Historic square of political events, especially the Left, Piazza del Popolo (People’s Square) is also one of the most popular squares by the Romans.
Immense and spectacular, is located not far from the Tiber, just below the Pincio park and the confluence of three of the most important shopping streets of Rome: Via del Corso, Via del Babuino and Via di Ripetta. This makes it full of life, every day of the year. The origin of the name of the square is unclear: one of the hypotheses is that it derives from populus (poplar) in reference to the tradition that there was a grove of poplar trees in the area near the tomb of Nero.
Before the Napoleonic occupation and intervention of the architect Giuseppe Valadier, Piazza del Popolo had a different look. It was an anonymous Roman trapezoidal square who was at the convergence of three roads, which form the so-called trident, via del Corso, Via del Babuino and Via Ripetta, all three wanted by the indefatigable work of the town-planner pope Sixtus V and his architect Domenico Fontana. When the trident was opened, around Piazza del Popolo began a process of urbanization that focused around hospital complexes, ecclesiastical settlements and solemn aristocratic buildings, while the slopes of the Pincio maintained the distinctive country setting alternating vegetable gardens and luxurious villas.
The fountains and the twin churches of Piazza del Popolo
Was the architect Valadier, helped by numerous artists including Giuseppe Ceccarini, transforming finally the appearance of Piazza del Popolo which assumed an elliptical shape in the central part completed by a double portico, adorned with fountains and statues, which extends up the Pincio terrace and the river Tiber. Originally in the square there was a single fountain by Giacomo Della Porta in 1573. With the addition of other fountains was necessary to increase the water flow and therefore, the sixteenth century duct of Virgin water, was sided by a branch of Happy water deriving from Villa Borghese.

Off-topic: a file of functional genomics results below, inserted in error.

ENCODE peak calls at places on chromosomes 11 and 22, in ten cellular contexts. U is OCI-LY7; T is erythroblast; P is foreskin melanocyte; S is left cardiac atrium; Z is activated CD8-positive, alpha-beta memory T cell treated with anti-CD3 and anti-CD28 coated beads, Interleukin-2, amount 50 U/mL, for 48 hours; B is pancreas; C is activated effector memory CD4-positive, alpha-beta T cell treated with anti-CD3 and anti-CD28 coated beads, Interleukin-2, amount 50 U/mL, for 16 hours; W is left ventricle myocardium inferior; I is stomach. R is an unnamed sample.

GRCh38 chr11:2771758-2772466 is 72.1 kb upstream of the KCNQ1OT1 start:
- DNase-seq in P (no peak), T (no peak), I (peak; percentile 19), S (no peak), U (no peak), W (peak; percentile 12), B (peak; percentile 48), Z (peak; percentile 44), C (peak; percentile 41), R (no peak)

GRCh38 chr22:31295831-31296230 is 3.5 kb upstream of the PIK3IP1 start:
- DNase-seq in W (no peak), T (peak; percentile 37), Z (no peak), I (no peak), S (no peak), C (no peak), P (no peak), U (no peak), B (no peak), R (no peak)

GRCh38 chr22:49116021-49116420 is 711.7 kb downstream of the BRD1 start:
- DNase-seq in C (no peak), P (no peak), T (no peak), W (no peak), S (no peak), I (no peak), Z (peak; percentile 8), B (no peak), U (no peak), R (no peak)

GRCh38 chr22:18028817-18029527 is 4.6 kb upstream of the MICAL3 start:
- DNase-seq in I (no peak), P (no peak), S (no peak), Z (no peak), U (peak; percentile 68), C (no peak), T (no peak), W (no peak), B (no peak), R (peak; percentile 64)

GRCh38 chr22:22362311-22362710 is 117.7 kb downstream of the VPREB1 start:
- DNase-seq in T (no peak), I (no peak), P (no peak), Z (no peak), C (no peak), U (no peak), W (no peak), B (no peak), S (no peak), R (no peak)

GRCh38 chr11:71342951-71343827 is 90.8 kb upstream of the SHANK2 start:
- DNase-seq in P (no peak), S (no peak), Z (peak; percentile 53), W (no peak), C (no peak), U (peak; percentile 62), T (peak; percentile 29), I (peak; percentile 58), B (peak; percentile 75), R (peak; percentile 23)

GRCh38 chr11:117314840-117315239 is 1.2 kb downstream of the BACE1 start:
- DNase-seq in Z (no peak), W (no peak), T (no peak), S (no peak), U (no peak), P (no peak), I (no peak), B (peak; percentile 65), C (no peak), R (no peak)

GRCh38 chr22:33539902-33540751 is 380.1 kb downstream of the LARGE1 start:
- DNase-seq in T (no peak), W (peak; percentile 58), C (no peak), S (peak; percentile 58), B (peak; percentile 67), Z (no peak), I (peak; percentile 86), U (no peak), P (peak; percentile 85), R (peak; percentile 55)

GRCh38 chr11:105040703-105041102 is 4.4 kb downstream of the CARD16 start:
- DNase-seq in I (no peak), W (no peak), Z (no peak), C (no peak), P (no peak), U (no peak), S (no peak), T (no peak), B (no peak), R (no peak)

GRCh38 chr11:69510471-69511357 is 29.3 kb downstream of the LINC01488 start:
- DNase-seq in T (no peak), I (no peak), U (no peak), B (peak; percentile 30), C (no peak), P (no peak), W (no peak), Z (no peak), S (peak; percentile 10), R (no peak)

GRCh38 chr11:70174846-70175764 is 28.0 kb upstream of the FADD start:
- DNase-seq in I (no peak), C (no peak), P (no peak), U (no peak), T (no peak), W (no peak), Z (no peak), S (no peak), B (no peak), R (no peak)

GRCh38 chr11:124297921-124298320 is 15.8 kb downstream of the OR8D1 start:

At the center of the square, Valadier placed four basins around the obelisk whose water came from lions in Egyptian style. In the two lateral semicircles then there are two impressive clamshell fountains topped by a group of sculptures symbolizing respectively the god Neptune with newts and the goddess Rome beside the personifications of the Tiber and Aniene. There are also two fountains made with ancient sarcophagi on the side of the Church of Santa Maria del Popolo and the building symmetrically opposite. Even under the arches of the Pincio terrace, there is a fountain with a vigorous jet built later. In the background of the obelisk, there are the twin churches of Carlo Fontana of Santa Maria di Montesanto (1662-1679) and Santa Maria dei Miracoli (1675-1681) built on the orders of Pope Alexander VII.
The Obelisk on Piazza del Popolo
In the beautiful setting of Piazza del Popolo stands the Egyptian obelisk up 23.9 meters of the fourteenth century BC It was the first obelisk to be transported to Rome in the time of Augustus to celebrate the victory over Egypt and was initially placed in the Circus Maximus. In ancient times the obelisk of Piazza del Popolo served to entertain the Romans after blindfolding a playmate, forced him to walk from the obelisk to Via del Corso; rarely the victim was able to conclude the path hindered by obstacles along the way.
Opening hours: open air
How to reach: metro Flaminio (MEA)
Address: Piazza del Popolo, 00187 Roma RM